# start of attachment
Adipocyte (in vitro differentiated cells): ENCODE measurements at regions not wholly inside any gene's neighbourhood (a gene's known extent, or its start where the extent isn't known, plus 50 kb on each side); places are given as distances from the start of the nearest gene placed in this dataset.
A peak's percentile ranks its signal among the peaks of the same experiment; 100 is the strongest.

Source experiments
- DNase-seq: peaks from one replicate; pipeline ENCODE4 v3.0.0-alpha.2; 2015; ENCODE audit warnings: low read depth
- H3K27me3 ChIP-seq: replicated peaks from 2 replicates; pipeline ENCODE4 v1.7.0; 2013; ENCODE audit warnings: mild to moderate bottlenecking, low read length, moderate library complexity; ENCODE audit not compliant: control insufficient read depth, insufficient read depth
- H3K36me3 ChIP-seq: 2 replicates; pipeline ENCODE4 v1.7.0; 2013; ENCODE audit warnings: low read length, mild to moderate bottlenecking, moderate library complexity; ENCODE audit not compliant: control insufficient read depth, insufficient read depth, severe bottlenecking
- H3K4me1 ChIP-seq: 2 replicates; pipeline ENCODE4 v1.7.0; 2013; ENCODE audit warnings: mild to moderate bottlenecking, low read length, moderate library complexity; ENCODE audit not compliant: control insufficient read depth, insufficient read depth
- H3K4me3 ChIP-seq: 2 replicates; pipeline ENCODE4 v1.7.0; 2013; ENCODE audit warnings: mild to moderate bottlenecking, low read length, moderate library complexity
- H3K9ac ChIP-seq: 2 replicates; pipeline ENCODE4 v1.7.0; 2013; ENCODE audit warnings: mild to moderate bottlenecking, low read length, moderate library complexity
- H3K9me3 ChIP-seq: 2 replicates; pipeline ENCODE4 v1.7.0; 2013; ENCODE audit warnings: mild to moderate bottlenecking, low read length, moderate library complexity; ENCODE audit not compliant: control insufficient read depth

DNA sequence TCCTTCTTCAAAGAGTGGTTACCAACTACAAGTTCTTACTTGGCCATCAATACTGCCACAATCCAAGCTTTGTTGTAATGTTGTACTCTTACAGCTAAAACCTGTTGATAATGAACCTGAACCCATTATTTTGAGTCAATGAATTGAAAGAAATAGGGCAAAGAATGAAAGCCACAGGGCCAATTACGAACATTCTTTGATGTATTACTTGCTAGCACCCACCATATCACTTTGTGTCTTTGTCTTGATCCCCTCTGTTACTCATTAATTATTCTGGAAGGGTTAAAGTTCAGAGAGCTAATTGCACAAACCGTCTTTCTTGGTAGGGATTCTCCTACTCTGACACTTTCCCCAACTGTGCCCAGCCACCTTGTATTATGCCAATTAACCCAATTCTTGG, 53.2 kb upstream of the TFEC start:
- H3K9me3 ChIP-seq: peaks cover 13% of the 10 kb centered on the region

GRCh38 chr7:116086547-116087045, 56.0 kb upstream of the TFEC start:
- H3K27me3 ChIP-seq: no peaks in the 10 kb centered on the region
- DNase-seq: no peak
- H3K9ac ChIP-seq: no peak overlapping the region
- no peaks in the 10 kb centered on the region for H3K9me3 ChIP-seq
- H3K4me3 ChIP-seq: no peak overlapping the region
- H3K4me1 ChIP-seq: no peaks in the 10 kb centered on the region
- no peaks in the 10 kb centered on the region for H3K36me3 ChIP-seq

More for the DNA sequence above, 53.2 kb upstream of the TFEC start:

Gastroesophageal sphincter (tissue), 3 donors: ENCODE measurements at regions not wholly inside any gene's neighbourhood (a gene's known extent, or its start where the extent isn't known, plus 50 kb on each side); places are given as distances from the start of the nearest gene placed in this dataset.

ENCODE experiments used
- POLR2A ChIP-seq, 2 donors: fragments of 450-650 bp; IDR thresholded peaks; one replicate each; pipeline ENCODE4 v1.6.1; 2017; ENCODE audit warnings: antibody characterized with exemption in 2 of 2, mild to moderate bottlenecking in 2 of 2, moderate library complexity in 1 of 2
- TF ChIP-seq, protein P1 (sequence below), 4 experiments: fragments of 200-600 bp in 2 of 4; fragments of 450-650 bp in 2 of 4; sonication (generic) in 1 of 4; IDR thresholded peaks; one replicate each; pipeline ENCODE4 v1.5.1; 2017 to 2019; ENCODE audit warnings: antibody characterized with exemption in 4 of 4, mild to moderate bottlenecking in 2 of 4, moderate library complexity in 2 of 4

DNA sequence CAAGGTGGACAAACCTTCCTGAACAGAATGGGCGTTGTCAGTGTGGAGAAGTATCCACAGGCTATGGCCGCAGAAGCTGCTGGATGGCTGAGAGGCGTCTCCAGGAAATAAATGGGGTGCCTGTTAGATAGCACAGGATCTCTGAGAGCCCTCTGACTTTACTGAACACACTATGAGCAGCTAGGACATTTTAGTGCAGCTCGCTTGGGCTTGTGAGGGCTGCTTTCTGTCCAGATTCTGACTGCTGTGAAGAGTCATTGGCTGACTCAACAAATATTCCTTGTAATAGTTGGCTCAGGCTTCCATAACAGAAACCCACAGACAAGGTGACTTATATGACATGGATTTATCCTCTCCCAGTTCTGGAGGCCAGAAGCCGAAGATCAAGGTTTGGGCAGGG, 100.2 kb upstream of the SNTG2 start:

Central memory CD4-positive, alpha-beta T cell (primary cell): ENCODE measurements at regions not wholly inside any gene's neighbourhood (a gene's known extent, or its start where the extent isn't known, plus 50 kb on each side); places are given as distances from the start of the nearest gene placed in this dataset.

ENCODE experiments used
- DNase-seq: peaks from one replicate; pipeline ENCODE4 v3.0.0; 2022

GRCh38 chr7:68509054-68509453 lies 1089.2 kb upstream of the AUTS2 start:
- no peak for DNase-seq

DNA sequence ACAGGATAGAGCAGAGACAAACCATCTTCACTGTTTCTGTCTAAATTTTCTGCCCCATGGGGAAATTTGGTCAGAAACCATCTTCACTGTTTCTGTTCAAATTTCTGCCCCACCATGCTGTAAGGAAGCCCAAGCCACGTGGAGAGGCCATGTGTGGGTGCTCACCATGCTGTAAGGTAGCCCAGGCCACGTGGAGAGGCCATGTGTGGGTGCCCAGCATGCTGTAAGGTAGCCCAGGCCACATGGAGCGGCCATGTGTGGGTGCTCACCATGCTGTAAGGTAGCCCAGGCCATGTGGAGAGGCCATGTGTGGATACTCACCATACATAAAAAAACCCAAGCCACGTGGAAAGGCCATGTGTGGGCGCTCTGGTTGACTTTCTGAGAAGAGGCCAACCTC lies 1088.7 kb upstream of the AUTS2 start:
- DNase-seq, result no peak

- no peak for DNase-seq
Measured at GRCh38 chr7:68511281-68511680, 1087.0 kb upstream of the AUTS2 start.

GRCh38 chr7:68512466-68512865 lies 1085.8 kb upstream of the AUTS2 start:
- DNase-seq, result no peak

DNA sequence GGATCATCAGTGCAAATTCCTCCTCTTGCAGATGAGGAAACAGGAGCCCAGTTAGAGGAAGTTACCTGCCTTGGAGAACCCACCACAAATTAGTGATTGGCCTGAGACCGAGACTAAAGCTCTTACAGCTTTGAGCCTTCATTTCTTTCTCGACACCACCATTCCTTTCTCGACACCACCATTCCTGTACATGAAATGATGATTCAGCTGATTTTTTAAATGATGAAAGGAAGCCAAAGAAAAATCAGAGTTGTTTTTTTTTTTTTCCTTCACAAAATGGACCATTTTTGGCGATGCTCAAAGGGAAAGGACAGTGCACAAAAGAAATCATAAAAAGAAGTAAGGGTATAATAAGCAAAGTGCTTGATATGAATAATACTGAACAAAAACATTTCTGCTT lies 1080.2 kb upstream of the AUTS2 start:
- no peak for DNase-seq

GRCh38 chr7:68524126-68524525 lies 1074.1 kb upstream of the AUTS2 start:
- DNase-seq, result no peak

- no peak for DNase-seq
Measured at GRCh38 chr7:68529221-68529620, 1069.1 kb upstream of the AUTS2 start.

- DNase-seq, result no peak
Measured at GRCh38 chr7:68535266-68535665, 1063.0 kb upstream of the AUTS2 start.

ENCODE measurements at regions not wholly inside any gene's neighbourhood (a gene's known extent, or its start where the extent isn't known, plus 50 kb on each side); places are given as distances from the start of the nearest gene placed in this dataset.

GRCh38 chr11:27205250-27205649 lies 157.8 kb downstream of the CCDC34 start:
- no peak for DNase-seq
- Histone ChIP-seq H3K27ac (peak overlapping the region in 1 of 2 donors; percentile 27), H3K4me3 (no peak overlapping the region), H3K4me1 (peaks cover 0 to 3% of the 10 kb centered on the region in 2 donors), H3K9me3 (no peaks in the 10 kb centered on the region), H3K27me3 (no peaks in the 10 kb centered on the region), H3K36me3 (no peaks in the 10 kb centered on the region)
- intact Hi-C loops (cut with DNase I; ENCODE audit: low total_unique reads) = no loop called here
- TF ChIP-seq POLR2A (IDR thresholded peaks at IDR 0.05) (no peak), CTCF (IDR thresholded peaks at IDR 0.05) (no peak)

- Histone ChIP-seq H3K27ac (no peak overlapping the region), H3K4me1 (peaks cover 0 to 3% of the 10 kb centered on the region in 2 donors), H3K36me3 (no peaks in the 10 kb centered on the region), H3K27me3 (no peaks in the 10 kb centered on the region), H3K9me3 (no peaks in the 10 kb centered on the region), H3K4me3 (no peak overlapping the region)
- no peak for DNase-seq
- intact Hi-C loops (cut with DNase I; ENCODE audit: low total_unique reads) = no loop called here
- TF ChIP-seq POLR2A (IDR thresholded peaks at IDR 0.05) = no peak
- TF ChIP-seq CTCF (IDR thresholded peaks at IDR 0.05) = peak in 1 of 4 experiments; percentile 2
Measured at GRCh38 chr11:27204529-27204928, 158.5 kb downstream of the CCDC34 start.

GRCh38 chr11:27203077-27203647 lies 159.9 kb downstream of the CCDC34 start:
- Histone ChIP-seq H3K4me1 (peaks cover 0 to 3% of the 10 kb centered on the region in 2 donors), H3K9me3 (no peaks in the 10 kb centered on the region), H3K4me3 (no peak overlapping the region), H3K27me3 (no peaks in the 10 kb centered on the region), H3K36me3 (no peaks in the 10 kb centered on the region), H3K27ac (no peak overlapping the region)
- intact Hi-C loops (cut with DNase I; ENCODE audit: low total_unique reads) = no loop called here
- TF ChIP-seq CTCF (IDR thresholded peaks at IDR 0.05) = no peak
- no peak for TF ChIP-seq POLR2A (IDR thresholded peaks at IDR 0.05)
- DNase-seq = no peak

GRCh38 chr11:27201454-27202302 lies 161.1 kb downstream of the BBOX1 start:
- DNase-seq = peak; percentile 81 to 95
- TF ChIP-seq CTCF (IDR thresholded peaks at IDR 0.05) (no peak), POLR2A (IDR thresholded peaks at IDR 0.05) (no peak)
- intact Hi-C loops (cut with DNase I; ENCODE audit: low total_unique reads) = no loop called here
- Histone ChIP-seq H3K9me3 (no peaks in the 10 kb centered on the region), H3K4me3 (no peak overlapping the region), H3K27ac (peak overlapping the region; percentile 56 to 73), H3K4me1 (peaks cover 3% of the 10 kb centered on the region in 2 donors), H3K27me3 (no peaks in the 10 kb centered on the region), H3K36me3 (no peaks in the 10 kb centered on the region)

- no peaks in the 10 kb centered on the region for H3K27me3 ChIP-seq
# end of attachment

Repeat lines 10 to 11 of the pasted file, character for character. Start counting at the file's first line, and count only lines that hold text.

- H3K9me3 ChIP-seq: 2 replicates; pipeline ENCODE4 v1.7.0; 2013; ENCODE audit warnings: mild to moderate bottlenecking, low read length, moderate library complexity; ENCODE audit not compliant: control insufficient read depth

DNA sequence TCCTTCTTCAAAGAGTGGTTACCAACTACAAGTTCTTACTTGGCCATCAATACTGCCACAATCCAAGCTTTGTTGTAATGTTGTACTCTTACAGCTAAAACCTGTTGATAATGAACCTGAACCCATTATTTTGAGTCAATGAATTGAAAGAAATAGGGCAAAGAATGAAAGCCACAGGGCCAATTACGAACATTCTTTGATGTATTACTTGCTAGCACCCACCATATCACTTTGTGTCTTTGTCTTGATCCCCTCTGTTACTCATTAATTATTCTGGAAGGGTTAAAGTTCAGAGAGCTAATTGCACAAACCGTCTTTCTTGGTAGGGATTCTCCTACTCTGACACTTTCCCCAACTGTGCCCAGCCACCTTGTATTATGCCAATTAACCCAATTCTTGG, 53.2 kb upstream of the TFEC start: